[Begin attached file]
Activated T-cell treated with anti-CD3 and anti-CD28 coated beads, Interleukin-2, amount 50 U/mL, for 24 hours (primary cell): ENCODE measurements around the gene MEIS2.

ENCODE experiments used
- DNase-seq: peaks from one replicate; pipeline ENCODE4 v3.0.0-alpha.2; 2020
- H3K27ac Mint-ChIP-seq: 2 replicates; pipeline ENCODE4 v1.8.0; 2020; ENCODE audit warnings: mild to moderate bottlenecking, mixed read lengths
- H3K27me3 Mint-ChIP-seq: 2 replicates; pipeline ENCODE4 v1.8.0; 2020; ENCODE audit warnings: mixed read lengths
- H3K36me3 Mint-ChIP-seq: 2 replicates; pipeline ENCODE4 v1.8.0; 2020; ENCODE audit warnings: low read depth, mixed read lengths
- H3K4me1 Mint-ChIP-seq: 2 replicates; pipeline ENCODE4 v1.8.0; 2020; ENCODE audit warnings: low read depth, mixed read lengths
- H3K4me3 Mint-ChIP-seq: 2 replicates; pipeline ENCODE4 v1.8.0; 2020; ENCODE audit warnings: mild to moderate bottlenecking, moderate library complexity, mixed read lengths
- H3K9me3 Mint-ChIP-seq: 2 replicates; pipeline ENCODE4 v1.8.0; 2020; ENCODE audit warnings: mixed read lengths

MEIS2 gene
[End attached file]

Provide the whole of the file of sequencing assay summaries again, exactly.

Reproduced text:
Activated T-cell treated with anti-CD3 and anti-CD28 coated beads, Interleukin-2, amount 50 U/mL, for 24 hours (primary cell): ENCODE measurements around the gene MEIS2.

ENCODE experiments used
- DNase-seq: peaks from one replicate; pipeline ENCODE4 v3.0.0-alpha.2; 2020
- H3K27ac Mint-ChIP-seq: 2 replicates; pipeline ENCODE4 v1.8.0; 2020; ENCODE audit warnings: mild to moderate bottlenecking, mixed read lengths
- H3K27me3 Mint-ChIP-seq: 2 replicates; pipeline ENCODE4 v1.8.0; 2020; ENCODE audit warnings: mixed read lengths
- H3K36me3 Mint-ChIP-seq: 2 replicates; pipeline ENCODE4 v1.8.0; 2020; ENCODE audit warnings: low read depth, mixed read lengths
- H3K4me1 Mint-ChIP-seq: 2 replicates; pipeline ENCODE4 v1.8.0; 2020; ENCODE audit warnings: low read depth, mixed read lengths
- H3K4me3 Mint-ChIP-seq: 2 replicates; pipeline ENCODE4 v1.8.0; 2020; ENCODE audit warnings: mild to moderate bottlenecking, moderate library complexity, mixed read lengths
- H3K9me3 Mint-ChIP-seq: 2 replicates; pipeline ENCODE4 v1.8.0; 2020; ENCODE audit warnings: mixed read lengths

MEIS2 gene